Julia and Isaiah were away in Kansas last week, working on a commissioned mural with help from the community of Topeka. As Julia notes, “In five days, thirty people finished a 110 foot mural in the Noto Arts Section of Topeka, Kansas. Everyone worked hard and dreamed of projects they wanted to do in schools, churches and homes.” The folks there were very inspired by Isaiah’s particular brand of visionary art. And Julia and Isaiah were, in turn, inspired by the artists that they met.
Kansas, it turns out, is home to a thriving community of people devoted to advancing the causes of visionary artists. Visionary art, also known as self-taught, grass-roots, or outsider art, is a loose term used to describe art that is produced outside the academic structure of fine art. Generally these artists are self-taught, without formal training. Often driven by a vision, artists may work for many years creating objects and environments which are meant to be viewed as a whole or in close relation to the rest of the work.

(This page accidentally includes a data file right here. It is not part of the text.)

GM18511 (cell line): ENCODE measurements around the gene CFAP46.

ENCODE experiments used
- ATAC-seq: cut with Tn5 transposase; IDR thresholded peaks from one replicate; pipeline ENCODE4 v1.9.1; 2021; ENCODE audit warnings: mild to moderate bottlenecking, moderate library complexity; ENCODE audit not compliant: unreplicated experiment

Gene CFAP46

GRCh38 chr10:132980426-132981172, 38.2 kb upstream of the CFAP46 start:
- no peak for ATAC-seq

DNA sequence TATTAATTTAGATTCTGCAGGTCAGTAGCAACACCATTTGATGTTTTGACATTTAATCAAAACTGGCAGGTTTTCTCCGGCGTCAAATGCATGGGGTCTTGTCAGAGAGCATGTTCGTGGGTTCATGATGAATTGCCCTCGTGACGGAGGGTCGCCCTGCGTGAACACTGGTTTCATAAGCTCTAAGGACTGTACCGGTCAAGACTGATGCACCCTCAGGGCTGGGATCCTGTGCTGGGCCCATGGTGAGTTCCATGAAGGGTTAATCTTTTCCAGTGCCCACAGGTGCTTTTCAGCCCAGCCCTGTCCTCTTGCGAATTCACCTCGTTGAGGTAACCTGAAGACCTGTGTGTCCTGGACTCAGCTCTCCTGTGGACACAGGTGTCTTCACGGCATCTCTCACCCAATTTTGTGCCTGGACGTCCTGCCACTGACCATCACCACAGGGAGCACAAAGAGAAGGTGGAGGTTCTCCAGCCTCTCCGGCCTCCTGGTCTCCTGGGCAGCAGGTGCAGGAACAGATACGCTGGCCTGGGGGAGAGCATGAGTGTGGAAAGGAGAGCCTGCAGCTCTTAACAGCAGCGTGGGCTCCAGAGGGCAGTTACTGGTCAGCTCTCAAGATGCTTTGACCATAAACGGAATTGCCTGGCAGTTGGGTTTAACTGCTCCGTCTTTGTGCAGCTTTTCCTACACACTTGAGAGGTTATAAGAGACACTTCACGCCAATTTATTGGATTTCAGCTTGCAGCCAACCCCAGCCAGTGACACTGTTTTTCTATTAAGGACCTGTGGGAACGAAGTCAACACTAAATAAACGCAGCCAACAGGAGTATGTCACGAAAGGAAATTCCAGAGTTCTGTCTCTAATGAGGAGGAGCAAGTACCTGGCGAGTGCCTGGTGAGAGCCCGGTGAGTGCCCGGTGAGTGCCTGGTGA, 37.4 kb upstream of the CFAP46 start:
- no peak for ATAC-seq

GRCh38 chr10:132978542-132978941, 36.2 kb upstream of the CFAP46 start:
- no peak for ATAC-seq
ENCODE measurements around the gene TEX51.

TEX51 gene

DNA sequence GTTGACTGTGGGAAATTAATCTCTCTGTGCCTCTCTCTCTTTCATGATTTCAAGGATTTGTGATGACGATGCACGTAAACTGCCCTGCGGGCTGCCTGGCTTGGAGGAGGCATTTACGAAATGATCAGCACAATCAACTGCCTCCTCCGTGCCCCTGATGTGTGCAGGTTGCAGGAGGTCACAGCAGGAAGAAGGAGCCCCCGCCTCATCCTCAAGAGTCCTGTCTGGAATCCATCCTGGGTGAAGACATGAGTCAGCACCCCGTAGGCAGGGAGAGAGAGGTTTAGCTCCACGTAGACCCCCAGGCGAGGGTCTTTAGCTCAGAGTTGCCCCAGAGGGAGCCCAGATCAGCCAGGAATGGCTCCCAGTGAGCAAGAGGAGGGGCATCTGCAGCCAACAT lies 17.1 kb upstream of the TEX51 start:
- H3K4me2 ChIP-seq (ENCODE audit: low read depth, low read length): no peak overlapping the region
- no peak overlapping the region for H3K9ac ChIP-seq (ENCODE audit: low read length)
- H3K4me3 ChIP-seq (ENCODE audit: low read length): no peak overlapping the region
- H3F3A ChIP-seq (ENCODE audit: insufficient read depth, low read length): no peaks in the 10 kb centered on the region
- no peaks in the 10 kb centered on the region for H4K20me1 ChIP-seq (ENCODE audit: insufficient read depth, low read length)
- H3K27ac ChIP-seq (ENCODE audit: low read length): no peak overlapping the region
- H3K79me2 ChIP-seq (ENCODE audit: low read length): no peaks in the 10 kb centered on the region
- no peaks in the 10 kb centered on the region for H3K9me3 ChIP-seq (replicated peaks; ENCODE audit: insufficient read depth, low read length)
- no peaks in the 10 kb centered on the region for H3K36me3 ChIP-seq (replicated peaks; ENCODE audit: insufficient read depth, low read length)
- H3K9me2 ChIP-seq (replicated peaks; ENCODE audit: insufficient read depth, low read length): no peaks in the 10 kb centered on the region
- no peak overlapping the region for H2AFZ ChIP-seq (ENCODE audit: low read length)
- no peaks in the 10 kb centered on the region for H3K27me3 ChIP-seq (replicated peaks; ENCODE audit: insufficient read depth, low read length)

Eye’s Gallery is excited to begin a new venture of showcasing works of visionary or outsider art. Cousin to our specialty of folk art, visionary art differs not necessarily in materials and methods, but in conception. While folk artists build on identifiable traditions that have been passed from generation to generation, visionary art results from intensely personal acts of creation.
Our interest in this type of art has long been percolating, and we are excited to begin this new endeavor with the work of Mri (pronounced “Marie”) Pilar, a grassroots artist from Lucas, Kansas. Mri-Pilar works with recycled materials to create works that are often doll themed, manifesting in doll sculptures, dioramas, and other objects. Our current collection includes several of these pieces, as well as four beautiful necklaces made with vintage and found fabrics, beads, ribbon, wire, yarn.